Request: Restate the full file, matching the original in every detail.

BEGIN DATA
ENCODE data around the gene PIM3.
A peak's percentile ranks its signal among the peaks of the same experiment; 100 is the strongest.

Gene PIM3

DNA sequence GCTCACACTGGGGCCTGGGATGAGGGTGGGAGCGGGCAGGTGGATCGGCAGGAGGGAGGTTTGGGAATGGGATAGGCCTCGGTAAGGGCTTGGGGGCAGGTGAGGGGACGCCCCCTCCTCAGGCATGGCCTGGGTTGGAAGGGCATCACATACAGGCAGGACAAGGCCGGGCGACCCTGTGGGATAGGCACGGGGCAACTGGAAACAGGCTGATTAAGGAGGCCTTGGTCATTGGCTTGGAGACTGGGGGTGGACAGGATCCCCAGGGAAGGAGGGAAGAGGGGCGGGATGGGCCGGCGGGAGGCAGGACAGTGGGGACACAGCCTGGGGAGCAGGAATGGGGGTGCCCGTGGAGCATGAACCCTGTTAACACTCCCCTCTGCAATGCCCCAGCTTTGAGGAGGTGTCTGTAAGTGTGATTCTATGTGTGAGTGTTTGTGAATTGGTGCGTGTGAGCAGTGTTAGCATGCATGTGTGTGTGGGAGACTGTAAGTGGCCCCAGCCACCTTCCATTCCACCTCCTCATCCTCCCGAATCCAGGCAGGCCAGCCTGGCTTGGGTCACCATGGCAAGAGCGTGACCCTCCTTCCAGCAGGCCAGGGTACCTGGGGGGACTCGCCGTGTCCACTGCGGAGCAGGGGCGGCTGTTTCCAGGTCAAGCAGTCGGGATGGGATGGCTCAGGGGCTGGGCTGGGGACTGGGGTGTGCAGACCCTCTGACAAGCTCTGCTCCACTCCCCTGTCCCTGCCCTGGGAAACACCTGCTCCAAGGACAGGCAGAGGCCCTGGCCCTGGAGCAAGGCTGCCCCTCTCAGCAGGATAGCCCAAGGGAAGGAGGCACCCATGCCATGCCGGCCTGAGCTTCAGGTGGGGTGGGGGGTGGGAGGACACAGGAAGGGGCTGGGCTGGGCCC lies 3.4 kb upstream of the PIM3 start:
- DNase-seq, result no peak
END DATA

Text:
ENCODE data around the gene PIM3.
A peak's percentile ranks its signal among the peaks of the same experiment; 100 is the strongest.

Gene PIM3

DNA sequence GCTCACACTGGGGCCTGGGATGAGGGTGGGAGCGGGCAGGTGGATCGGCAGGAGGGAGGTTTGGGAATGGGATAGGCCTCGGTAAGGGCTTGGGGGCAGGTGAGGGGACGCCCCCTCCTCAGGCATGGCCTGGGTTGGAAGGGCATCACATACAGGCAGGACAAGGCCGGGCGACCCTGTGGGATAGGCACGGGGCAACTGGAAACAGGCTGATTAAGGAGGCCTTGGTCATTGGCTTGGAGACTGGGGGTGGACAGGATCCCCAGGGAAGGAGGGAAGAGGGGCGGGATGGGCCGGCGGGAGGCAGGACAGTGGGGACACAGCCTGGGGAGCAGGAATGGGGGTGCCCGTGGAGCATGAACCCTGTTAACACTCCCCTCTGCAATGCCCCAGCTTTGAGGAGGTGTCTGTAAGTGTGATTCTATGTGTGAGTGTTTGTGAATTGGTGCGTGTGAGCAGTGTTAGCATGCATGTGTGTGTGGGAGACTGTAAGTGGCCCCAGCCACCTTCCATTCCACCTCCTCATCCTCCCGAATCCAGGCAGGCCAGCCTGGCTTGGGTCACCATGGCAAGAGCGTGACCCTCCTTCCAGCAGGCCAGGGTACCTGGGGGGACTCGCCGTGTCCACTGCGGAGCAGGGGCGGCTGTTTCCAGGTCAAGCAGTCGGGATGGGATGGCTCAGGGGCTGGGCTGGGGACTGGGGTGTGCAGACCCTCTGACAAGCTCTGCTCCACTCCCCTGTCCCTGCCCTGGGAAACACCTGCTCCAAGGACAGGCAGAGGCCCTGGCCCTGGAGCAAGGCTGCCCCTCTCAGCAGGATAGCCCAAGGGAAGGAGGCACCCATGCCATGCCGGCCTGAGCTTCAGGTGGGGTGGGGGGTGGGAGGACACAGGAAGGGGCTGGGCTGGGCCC lies 3.4 kb upstream of the PIM3 start:
- DNase-seq, result no peak